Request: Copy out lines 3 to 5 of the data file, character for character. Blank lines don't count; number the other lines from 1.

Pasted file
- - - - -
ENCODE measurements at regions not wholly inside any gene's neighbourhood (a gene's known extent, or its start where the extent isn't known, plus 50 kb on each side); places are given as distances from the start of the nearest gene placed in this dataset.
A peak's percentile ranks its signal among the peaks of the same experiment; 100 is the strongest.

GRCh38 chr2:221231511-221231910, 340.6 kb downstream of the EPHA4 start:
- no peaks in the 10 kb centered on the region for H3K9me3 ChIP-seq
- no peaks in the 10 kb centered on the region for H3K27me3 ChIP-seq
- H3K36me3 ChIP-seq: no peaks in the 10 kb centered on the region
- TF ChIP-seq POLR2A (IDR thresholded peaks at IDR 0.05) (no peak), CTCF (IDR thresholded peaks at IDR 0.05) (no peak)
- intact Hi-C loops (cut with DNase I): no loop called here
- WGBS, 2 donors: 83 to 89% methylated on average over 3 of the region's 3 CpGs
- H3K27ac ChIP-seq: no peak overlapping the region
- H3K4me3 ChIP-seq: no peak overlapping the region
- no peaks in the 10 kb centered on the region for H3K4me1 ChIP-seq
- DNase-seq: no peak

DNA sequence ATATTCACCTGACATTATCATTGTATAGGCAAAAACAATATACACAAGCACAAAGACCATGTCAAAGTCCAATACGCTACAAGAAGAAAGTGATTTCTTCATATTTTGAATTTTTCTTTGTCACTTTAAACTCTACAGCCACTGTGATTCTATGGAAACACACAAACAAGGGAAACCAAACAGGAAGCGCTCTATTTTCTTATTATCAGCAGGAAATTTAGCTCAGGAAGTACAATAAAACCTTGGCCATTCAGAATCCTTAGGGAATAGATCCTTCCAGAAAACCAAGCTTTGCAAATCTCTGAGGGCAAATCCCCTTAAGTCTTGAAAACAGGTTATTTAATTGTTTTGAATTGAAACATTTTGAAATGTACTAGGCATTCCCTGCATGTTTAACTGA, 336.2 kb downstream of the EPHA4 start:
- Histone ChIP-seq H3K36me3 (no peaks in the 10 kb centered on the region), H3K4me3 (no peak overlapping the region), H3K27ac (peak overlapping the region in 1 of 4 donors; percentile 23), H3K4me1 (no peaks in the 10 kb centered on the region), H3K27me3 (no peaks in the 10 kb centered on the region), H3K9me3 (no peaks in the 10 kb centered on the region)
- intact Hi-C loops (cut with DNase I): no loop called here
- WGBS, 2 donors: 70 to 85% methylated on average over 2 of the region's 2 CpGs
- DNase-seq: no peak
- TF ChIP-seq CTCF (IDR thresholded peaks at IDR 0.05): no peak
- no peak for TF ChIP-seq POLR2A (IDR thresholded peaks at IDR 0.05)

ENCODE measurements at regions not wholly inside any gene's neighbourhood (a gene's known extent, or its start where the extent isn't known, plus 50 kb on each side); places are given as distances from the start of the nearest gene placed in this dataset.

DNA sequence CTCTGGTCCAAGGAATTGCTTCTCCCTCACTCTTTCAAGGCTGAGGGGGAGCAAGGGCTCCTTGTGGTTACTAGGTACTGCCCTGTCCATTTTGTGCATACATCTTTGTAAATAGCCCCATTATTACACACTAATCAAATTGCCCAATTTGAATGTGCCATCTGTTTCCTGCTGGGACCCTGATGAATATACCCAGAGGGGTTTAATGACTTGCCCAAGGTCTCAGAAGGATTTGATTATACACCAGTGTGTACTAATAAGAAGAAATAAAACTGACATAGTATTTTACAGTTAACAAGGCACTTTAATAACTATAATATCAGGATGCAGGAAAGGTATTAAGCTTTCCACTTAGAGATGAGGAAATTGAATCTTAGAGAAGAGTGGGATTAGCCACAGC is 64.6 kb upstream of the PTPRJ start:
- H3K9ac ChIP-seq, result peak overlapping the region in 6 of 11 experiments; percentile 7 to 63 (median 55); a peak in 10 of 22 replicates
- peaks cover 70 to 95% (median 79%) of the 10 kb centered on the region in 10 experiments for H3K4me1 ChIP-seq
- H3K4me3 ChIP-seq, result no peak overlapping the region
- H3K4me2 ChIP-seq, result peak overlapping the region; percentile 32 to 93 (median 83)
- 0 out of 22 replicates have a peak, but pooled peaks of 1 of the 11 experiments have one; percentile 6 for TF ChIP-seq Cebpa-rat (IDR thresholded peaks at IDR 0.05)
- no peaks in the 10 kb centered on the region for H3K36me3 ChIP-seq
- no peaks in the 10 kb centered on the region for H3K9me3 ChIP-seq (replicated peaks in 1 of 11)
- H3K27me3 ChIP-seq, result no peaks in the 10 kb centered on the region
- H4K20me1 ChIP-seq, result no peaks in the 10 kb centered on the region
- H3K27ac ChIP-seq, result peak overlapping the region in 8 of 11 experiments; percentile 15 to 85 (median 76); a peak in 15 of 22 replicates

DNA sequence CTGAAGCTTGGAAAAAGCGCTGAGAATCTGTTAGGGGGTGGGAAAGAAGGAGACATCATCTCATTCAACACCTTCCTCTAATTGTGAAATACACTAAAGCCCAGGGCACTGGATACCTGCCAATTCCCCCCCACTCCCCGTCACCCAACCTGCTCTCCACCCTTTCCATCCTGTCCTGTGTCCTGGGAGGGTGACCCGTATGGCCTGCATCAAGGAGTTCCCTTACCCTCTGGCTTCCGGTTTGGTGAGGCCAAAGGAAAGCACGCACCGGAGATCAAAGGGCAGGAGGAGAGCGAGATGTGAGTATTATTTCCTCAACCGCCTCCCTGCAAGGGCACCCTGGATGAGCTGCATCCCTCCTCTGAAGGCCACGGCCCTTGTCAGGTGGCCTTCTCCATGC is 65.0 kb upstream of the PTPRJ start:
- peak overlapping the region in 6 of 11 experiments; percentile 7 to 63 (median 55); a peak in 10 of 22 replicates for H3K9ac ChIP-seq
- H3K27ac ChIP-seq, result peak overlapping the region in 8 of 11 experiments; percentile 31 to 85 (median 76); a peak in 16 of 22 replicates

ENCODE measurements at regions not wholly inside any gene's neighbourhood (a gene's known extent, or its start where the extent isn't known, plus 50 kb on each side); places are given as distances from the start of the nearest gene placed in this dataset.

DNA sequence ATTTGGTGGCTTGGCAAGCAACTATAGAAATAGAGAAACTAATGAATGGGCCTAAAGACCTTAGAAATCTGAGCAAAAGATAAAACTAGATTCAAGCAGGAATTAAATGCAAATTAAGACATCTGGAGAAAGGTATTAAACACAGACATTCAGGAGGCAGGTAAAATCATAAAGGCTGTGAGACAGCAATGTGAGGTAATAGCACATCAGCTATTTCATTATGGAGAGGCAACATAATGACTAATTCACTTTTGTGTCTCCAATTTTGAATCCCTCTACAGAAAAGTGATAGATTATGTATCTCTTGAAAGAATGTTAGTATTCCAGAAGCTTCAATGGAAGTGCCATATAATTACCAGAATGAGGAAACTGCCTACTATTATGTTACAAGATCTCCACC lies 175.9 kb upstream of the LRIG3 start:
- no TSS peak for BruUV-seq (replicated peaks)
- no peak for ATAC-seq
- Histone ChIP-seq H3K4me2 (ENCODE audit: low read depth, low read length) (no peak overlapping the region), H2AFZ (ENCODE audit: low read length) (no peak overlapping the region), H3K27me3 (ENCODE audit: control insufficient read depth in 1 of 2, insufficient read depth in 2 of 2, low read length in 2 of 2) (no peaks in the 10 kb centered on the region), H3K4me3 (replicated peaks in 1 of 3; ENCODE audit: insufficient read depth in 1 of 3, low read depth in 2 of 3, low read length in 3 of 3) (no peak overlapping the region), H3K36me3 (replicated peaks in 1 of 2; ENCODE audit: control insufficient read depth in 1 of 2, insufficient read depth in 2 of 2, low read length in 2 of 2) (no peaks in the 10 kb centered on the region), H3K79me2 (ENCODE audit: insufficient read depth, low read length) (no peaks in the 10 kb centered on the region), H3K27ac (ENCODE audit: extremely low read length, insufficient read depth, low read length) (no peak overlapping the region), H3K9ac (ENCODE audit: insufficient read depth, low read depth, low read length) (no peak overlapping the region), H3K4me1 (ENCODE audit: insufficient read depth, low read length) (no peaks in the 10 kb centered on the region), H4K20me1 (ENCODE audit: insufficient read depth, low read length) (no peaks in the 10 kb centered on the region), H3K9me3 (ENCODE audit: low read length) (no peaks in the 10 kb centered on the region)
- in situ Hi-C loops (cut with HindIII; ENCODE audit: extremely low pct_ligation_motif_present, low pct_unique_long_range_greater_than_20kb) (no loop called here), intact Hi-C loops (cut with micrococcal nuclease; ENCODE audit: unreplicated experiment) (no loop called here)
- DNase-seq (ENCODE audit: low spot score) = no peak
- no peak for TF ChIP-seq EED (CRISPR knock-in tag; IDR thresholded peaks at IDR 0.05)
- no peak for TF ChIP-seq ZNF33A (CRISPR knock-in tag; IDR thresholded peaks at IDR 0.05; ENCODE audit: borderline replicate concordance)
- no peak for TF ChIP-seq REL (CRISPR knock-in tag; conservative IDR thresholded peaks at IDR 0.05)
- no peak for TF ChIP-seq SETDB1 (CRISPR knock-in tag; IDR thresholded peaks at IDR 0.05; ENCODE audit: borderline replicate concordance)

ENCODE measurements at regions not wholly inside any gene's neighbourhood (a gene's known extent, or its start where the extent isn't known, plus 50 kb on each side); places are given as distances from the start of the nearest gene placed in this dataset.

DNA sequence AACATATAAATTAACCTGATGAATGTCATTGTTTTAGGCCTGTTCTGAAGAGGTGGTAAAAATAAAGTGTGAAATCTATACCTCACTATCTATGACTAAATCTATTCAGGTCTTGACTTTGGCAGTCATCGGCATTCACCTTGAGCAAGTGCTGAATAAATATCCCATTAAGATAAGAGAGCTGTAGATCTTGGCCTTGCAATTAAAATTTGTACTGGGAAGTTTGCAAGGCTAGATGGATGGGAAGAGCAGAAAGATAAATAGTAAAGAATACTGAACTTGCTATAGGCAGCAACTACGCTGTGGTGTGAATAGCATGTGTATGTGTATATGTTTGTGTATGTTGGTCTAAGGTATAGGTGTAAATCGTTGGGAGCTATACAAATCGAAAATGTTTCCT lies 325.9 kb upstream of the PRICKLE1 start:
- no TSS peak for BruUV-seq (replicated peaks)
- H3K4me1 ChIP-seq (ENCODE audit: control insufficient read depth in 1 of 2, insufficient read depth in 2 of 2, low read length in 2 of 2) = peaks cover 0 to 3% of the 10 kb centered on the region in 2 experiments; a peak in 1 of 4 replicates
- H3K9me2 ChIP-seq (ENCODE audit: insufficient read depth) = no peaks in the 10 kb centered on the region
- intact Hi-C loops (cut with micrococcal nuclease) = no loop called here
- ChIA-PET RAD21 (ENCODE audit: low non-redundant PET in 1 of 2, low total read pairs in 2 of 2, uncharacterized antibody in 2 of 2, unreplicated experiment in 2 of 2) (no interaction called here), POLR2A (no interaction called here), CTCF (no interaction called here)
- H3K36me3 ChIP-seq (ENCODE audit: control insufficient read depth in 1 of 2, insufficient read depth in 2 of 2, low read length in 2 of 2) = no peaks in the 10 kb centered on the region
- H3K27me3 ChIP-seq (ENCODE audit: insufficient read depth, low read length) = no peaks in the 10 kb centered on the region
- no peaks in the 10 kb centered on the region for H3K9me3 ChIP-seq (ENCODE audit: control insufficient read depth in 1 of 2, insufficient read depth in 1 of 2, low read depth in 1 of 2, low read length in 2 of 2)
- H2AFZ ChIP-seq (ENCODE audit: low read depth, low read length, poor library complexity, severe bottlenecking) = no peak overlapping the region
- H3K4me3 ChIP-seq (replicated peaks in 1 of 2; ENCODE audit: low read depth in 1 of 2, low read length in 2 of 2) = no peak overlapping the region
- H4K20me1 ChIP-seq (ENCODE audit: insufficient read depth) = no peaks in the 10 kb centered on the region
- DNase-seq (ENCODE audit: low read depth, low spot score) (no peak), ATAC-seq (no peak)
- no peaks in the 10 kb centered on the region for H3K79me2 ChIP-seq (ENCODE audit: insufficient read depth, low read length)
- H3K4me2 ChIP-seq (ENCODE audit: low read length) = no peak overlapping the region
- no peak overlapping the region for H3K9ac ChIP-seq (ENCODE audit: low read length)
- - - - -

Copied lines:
GRCh38 chr2:221231511-221231910, 340.6 kb downstream of the EPHA4 start:
- no peaks in the 10 kb centered on the region for H3K9me3 ChIP-seq
- no peaks in the 10 kb centered on the region for H3K27me3 ChIP-seq